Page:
During last week’s webinar, “How to Make LinkedIn Work For Your Practice,” you learned how to unlock the full potential of your LinkedIn profile and got real results with these expert tips from Law Marketing Consultant and author of “LinkedIn In One Hour for Lawyers“, Allison Shields. If you missed it, you can watch a recording of the webinar and view the slide deck here to learn all about using LinkedIn as a tool to build your reputation and showcase your expertise so you can stay “top of mind” with your network and grow your practice.
During the webinar, there were a number of great questions asked from attendees that Allison didn’t have sufficient time to answer. Fortunately, she was kind enough to provide us with her answers below:
1) It seems like a lot of people I want to connect with, connect with me, but it is like pulling hairs to get them to speak with me, any pointers? (Peter)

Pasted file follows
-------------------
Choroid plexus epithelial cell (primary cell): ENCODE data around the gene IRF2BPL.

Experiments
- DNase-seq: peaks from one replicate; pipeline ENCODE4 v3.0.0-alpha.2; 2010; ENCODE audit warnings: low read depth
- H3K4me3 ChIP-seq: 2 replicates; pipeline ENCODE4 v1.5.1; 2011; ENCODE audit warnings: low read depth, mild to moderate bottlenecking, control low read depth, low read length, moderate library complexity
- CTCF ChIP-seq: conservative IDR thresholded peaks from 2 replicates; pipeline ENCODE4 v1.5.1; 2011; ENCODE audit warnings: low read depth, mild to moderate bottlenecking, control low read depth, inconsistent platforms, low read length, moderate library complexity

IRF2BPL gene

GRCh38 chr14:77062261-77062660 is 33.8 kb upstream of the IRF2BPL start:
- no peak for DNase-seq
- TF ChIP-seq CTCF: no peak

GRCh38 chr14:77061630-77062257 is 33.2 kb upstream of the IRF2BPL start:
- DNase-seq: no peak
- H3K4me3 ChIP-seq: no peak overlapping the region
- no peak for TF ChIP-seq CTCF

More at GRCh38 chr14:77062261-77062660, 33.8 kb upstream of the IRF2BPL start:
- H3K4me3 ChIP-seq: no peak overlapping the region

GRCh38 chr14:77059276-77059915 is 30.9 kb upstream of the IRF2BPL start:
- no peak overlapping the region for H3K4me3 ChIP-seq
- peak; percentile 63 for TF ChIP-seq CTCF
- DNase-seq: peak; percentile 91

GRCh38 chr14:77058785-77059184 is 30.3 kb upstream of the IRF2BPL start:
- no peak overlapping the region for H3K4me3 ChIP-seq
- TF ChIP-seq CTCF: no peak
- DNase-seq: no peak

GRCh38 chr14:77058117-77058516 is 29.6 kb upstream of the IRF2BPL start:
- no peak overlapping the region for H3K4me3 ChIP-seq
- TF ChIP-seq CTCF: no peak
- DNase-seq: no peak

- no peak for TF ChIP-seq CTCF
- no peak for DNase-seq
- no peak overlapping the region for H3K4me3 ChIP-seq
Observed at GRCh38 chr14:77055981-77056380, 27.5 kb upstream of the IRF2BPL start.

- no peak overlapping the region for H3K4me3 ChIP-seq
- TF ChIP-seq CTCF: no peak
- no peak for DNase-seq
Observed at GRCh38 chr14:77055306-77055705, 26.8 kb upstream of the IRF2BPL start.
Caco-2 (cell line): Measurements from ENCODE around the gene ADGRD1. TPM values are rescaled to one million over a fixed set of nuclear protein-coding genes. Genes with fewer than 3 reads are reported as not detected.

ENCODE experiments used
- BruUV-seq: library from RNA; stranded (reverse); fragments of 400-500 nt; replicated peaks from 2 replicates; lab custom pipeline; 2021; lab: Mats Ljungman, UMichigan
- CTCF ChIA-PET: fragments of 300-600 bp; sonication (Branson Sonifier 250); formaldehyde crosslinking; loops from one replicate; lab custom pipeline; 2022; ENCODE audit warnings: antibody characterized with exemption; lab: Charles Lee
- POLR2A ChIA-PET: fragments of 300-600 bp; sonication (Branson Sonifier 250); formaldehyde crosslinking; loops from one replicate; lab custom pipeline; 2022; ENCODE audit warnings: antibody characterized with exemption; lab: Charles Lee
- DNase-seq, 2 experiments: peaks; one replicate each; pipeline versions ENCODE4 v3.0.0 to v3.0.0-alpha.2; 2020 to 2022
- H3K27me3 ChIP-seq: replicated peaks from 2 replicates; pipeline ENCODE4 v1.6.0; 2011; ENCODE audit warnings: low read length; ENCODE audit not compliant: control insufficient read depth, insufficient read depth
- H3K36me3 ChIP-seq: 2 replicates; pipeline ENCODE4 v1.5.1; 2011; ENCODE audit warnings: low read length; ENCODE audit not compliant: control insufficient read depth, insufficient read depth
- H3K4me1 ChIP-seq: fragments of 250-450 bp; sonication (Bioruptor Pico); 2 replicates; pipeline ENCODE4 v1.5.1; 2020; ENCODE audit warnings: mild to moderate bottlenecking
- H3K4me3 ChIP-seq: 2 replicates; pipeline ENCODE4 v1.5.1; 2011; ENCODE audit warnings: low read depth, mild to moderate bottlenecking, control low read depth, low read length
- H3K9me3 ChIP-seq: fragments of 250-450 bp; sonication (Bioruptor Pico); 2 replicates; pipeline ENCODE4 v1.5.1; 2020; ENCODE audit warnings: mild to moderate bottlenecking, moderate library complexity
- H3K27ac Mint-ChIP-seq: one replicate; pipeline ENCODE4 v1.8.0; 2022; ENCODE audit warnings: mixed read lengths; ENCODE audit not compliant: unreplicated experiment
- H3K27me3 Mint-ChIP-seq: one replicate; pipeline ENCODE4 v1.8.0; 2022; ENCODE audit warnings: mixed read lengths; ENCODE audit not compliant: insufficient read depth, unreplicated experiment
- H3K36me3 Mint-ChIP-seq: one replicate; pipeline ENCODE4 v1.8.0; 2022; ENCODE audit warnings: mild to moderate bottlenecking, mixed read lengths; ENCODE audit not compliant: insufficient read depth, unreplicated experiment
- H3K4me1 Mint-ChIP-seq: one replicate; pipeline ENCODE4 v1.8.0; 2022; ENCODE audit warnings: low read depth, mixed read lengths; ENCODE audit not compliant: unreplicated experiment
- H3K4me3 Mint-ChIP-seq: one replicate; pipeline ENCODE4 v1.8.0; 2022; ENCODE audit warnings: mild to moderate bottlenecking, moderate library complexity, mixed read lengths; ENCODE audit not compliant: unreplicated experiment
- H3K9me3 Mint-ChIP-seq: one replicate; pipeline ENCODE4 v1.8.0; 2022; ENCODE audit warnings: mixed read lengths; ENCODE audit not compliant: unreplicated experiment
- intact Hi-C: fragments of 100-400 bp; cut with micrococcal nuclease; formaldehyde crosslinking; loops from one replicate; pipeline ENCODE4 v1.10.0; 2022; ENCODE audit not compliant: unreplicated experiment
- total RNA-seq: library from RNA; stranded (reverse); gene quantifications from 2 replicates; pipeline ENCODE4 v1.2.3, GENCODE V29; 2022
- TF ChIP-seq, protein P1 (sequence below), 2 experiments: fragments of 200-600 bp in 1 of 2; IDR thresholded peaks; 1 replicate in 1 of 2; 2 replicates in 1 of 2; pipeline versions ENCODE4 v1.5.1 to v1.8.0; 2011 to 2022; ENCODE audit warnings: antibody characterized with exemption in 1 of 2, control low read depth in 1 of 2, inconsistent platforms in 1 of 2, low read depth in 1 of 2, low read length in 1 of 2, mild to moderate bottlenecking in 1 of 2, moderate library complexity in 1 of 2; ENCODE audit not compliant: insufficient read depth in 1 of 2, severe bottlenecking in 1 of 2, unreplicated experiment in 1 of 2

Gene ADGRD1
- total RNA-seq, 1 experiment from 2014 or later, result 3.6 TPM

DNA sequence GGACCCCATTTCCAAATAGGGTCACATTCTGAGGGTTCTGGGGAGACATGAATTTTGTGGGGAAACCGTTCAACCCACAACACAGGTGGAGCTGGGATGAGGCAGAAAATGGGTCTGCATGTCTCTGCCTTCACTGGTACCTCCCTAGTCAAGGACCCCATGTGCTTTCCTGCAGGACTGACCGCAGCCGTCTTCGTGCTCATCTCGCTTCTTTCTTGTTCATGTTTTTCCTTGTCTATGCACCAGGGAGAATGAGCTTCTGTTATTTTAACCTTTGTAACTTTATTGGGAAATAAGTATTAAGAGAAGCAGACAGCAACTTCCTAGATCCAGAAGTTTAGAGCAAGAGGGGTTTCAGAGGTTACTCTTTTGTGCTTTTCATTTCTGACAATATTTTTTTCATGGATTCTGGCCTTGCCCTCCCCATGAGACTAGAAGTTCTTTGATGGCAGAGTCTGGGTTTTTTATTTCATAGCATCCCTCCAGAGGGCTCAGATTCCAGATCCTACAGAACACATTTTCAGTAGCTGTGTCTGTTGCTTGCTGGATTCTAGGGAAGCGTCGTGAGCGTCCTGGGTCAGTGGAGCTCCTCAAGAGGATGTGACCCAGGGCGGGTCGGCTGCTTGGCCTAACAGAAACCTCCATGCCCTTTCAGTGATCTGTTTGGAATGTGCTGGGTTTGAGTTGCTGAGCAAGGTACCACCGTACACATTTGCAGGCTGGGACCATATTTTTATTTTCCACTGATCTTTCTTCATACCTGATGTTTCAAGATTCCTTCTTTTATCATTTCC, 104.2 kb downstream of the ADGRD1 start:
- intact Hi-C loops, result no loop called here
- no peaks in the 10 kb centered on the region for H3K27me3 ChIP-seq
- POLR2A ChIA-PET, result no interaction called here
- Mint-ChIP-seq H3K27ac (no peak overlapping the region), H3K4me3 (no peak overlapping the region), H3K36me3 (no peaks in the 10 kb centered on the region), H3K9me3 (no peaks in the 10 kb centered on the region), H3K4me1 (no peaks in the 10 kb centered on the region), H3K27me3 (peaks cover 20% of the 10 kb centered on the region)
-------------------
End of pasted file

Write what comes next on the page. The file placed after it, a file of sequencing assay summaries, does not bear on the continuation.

I’m not sure what you mean by “speak with me,” but a couple of things might make it easier for you to engage people. First, if they are people you don’t really know, you might want to try engaging them on LinkedIn or by email before reaching out to them by phone. When you first send the invitation, personalize it so they know who you are and why you want to connect. When they accept your invitation, follow up with a “thanks for connecting” message. Consider what you can do to help them and add that to your invitation to connect or your thank you message. Tell them you’re looking forward to getting to know them through LinkedIn. Look for things you have in common and mention those in your messages, like similar backgrounds, interests, groups, schools, etc. Depending on how this exchange goes, suggest that you would like to connect by phone (or in person) to discuss how you might help one another and/or to learn more about them and their business. Make sure you’re letting them know how this interaction might be valuable to them, not just to you. But remember, some people are not particularly active on LinkedIn – they may not be ignoring you on purpose; they may just not be looking at their LinkedIn account. Try sending a “regular” email – once you’re connected, you’ll be able to see their email address on their profile.